Shoreline development can be quantified by studying foreshore land use according to Land Act Tenures. These are Crown land dispositions issued for specific purposes and periods of time under an agreement between an individual or company and the provincial government. Approximately 29 percent of the B.C. coastline is “tenured” and a further five percent was subject to a tenure application as of January 2018 (Figure 3). The permitted purpose of tenures varies and not all have a negative impact or result in man-made structures on the shoreline – quite the opposite in the case of tenures for protection and reserves (covering almost 16 percent of B.C.’s shoreline). Currently 5.3 percent of the coastline is tenured for commercial and industrial use, while 3.6 percent is residential. From the bird’s-eye view that Figure 3 affords, patterns reveal themselves. Clusters of commercial and industrial tenures occur on the North Coast, the west coast of Vancouver Island, and along the shores and inlets of Johnstone Strait; protection and reserve tenures are concentrated in the Central Coast; and residential tenures are prevalent along the southeast shores of Vancouver Island. Understanding these patterns can help to predict and understand the different types of impacts to the marine environment in different regions, including where protection seems to be concentrated.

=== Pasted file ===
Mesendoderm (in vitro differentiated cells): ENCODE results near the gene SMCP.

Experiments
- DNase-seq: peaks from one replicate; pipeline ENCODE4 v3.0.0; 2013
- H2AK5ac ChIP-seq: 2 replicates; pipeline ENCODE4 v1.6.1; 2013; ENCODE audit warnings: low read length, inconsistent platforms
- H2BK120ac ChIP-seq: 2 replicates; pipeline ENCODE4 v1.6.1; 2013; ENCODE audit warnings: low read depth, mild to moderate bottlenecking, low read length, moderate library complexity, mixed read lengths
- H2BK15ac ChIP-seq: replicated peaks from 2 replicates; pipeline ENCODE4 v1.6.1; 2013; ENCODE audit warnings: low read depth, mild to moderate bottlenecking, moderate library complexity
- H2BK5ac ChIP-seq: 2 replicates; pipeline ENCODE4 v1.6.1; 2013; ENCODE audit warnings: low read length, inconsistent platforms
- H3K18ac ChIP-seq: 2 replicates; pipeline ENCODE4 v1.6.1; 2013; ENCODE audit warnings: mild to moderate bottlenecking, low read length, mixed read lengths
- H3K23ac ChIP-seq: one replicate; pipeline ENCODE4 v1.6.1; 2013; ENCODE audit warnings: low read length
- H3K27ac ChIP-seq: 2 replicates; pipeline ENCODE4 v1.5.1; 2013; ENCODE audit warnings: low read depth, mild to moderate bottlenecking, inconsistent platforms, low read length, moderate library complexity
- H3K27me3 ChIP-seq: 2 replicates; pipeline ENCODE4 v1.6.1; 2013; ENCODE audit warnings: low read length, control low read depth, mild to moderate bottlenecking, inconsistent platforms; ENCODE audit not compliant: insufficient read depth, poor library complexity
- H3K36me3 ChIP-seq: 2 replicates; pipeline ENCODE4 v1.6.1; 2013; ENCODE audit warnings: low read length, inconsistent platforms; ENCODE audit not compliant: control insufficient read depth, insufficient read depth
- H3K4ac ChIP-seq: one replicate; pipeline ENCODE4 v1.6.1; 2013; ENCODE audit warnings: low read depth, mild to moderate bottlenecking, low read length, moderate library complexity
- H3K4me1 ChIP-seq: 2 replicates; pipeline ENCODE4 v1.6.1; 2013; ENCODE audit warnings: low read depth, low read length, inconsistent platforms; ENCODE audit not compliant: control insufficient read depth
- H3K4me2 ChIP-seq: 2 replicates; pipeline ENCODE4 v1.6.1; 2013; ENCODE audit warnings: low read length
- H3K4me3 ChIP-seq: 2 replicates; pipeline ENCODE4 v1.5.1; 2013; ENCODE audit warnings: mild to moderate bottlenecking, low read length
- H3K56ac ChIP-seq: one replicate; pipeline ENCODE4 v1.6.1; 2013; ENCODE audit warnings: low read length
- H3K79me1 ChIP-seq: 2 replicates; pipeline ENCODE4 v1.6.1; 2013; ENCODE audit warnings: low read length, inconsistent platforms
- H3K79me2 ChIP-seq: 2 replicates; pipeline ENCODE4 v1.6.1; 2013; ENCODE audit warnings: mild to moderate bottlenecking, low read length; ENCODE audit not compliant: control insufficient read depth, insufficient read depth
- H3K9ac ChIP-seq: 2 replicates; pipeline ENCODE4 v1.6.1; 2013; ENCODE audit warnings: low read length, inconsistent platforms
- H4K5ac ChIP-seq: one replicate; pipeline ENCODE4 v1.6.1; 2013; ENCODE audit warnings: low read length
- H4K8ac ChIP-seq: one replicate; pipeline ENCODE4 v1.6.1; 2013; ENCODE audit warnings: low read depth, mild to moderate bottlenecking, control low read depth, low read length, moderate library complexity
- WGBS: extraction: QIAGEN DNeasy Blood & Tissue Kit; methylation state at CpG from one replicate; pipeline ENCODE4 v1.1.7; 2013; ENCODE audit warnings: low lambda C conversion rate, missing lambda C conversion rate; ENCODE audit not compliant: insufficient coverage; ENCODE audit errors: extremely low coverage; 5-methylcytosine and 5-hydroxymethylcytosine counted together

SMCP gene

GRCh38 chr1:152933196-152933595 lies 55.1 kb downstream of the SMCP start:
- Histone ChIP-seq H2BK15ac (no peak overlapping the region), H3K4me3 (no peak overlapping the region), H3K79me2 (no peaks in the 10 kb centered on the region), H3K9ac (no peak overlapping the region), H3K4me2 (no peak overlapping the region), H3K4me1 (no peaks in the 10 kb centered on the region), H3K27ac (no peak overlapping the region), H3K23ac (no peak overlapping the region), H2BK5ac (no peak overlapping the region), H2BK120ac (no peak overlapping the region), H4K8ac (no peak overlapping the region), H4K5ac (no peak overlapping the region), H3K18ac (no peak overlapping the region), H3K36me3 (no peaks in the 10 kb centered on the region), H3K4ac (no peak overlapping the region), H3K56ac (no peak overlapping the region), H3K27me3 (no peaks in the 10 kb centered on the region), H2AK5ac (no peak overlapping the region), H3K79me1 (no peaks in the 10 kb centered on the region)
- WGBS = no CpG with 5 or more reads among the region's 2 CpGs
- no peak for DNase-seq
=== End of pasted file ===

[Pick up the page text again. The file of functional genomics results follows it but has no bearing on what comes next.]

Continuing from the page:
What can you do?

 

action-individual

Individual and Organization Actions:

action-government

Government Actions and Policy:

  • Prioritize studies to further understand the effect of shoreline development on marine circulation patterns, shading, biodiversity,  erosion, habitat degradation, seafood production, pollution and contaminants.
  • Develop and promote an inventory of best practices for developers and update it regularly.
  • Apply new and proven methods to assess development projects. For example, innovative tools to provide decision support for  complex planning problems are becoming more available and more accepted.
  • Taking ecosystem service values into account when evaluating the trade-offs of proposed development is one way to proceed.
  • Add marine values to the B.C. cumulative effects framework.
  • Collate and make available pre-proposal data from environmental and social research.
  • Support jurisdictions that want to work together to develop comprehensive land and marine use plans cooperatively.
  • Implement a trust fund from development proceeds to fund environmental mitigation and remediation.
  • Plan for construction of key facilities and infrastructure to occupy previously developed shoreline, if feasible.
  • Make sharing of pre-proposal data from environmental and social research mandatory.
  • Develop targets for ecosystem health, goals for sustainability indicators, and limits for environmental impacts.